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The Mavericks and the Rockets show why team is more critical than talent

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Dallas extended their improbable season where they're outperforming all expectations while Houston keeps flunking tests.

Jerome Miron-USA TODAY Sports

The Dallas Mavericks and Houston Rockets were brought together for a final time on Wednesday, nearly six months after the NBA season began. How much has changed since then.

After last summer's DeAndre Jordan debacle, nothing was expected from the Mavericks this year. Finally, they'd be punished for their constant, ineffective pursuit of superstar free agents. Finally, they'd see the dangers of ignoring the draft thanks to a roster strapped for younger talent. Across from them, the Rockets, fresh off a run to the Western Conference Finals, were a trendy dark horse championship pick. Yet Wednesday, it was the Mavericks who won 88-86, and the Rockets who sit two games back of them, out of the playoffs with just a week left this season.

There's reasons for the Mavericks' five-game winning streak that has salvaged their playoff hopes, but none are satisfying explanations. Look at their roster and it's hard to avoid glaring discrepancies, even before removing Chandler Parsons, done for the year with knee surgery, and Deron Williams, also potentially done for the season.

"We're a component oriented roster," Rick Carlisle said. "The sum of our parts is much greater than any individual guy."

The Mavericks' weirdness is season-long. They found a mothballed Raymond Felton among the spiderwebs at the end of their bench and turned him into a reliable rotation player again. They nearly made Zaza Pachulia an All-Star starter. Put them next to the Rockets, this season's greatest disappointment, and the contrast could give you whiplash.

Alternatively, Houston has real, tangible stars. James Harden led his team in scoring, dropping 26 and being brilliant at times, hitting shots that the Mavericks could only shrug at. Dwight Howard was as dominant Wednesday as he's been in a month, muscling his way for 14 points and 16 rebounds. The duo fits the prototypical "star" mold: supreme athletes with marketable faces and a perchance for highlights.

The Mavericks' counter was laughable on paper, yet it worked on Wednesday. J.J. Barea topped Harden by dropping 27, an extension of his performance that earned him Western Conference Player of the Week. Dallas' most effective center was Salah Mejri, an undrafted 29-year-old rookie who barely played prior to the All-Star break. Dirk Nowitzki's brilliance in March has been replaced with a cold spell -- he scored seven on 2-of-8 shooting Wednesday -- and Dallas keeps winning anyway.

If the Mavericks as a whole are greater than the sum of their parts, as Carlisle agrees with, then the Rockets' whole is significantly less than it. You could make an argument that Dallas is the team overachieving the most based on what they're working with, while the Rockets are doing the least. Houston's fall from grace, after playing for a chance to represent the West in the Finals last playoffs, is stunning.

Missing Parsons and Williams, the Mavericks have slowed way down. Carlisle preached pace all season -- the goal all season has been for the ball to pass half court with 21 seconds or more left on the shot clock -- but since the injuries, the Mavericks now use all 24 seconds of the shot clock. During their five-game win streak, they've held all five teams under 90 points, giving opponents fewer possessions and taking even more care to avoid the fast breaks that has ravaged them this season.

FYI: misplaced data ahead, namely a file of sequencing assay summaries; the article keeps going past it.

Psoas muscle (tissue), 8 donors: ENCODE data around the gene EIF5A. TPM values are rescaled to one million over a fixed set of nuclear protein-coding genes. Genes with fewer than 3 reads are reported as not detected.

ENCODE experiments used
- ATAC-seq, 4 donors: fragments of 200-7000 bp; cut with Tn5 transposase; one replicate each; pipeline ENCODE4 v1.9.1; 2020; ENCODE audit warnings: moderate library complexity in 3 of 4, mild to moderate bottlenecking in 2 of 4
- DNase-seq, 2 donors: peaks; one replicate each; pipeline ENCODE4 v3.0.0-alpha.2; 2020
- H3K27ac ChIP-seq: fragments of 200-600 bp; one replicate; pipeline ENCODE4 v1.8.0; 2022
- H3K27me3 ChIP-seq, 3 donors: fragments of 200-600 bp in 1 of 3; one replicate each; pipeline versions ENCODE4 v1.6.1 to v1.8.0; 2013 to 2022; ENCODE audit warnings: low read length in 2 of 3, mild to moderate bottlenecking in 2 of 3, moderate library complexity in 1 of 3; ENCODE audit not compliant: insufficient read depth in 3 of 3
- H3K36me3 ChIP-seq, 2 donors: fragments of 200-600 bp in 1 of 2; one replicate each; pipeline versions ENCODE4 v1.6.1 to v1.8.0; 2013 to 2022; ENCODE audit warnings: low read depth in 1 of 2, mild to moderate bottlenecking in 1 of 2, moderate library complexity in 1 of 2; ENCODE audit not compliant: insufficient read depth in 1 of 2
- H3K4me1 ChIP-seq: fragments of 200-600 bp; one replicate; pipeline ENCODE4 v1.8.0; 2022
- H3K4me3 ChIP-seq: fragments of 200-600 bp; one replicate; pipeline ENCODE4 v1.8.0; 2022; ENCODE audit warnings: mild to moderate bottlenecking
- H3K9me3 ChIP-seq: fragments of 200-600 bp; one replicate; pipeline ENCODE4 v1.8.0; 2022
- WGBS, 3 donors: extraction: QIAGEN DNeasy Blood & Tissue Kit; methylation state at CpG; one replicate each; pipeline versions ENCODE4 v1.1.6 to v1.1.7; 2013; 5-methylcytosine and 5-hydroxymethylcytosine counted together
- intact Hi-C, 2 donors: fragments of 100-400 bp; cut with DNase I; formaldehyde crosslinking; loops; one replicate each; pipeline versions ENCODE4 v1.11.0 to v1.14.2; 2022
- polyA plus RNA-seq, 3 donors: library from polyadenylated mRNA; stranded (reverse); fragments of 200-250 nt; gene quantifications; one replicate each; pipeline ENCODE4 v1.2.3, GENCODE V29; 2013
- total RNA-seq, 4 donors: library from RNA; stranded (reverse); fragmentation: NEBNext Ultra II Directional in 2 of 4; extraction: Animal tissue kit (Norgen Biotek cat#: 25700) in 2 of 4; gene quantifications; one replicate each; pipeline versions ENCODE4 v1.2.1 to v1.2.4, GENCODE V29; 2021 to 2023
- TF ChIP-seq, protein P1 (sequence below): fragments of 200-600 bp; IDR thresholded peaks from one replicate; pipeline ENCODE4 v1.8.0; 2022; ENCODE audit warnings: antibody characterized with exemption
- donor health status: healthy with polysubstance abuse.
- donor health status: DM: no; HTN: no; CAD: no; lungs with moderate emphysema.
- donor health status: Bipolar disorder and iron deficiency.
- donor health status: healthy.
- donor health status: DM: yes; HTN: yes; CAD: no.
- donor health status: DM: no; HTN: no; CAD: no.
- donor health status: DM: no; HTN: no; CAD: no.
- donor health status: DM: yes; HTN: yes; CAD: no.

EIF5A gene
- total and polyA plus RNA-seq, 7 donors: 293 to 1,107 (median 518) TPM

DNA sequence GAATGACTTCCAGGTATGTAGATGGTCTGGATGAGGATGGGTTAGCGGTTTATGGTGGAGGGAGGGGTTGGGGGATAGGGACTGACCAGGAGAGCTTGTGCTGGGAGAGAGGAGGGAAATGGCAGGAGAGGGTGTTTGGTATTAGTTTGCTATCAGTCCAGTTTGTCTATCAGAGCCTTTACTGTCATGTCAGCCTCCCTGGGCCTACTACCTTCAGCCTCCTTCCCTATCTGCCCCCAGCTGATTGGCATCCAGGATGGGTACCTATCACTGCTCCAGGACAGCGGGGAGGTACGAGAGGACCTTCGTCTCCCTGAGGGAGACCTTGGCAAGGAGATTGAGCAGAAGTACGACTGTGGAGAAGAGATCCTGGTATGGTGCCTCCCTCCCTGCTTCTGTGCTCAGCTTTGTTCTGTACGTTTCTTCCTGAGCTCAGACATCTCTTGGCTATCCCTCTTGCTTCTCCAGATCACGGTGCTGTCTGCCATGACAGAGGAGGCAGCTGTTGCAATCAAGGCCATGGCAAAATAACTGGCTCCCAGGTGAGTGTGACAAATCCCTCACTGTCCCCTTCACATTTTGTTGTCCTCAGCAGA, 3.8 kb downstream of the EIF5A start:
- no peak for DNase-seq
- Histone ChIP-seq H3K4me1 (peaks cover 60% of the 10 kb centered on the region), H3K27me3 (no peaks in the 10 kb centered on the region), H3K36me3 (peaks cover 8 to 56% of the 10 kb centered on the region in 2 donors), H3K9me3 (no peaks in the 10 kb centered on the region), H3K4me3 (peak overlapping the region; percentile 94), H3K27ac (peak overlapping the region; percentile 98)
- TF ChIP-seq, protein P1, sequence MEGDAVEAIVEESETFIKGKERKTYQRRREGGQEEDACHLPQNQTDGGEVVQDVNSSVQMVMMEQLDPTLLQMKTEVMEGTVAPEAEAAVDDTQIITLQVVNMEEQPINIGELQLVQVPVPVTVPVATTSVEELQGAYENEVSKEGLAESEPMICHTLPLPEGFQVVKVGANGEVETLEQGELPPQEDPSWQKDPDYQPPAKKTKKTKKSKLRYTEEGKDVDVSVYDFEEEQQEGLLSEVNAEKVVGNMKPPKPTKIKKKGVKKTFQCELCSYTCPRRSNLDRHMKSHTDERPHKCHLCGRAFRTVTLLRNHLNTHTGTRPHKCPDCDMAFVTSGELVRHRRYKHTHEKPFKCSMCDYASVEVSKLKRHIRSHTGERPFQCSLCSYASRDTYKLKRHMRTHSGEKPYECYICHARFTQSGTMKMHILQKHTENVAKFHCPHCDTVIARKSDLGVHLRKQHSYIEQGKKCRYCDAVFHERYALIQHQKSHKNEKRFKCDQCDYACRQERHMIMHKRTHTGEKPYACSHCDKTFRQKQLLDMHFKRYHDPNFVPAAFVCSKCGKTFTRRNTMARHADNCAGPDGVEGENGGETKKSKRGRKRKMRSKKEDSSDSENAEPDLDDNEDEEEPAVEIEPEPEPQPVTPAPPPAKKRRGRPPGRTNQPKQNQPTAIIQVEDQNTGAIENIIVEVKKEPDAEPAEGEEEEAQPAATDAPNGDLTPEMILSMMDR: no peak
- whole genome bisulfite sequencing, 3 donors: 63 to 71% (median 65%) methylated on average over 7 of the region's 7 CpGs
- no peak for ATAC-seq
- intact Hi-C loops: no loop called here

"Absolutely" the Mavericks are playing better than they should on paper, Wesley Matthews admitted.

"But the thing that we're doing is getting tighter on the defensive end," Matthew said. "Paying more attention to detail, getting back on defense, making a play against the halfcourt, gives us a better chance."

Houston falling into the Mavericks' slow-it-down trap is a mistake that falls on the head coach, but J.B. Bickerstaff never should have been dropped into this impossible situation when Kevin McHale was fired earlier in the year. He's clearly overwhelmed, failing to call pick-and-rolls for Howard even when Nowitzki was the center across from him and never trying Josh Smith off the bench, even though Smith single-handedly eviscerated the Mavericks at the rim in last year's first-round series.

"We stopped doing the things that are conducive to us," Trevor Ariza said. "We played to their (the Mavericks') pace instead of playing to our pace."

But the Rockets can't only blame this on pace, just like they can't only blame this on a final play where Jason Terry may or may not have been fouled, just like they can't only blame it on J.B. Bickerstaff, just like they can't only blame it on any one thing in particular. It's everything. It's the thought that Howard's active, engaged game stood out from his season to date. It's that he let Pachulia beat him off the dribble with the shot clock expiring. It's Harden's mediocre first three quarters. It's a loose ball here or there. It's the Mavericks' rookie Justin Anderson sprinting from halfcourt to pin Ariza's easy layup on the glass.

The juxtaposition of the Mavericks and the Rockets was impossible to miss Wednesday. Dallas took a shitty draw of cards and bluffed their way past everyone's expectations, while it looks like Houston has already left the table. The Rockets still may have the better future going forward. But that doesn't matter this year, and it sure doesn't matter to the Mavericks.

"You guys have to analyze the stat sheet to see who's scoring. We can't think that way," Carlisle said. "We're looking at the final score every night."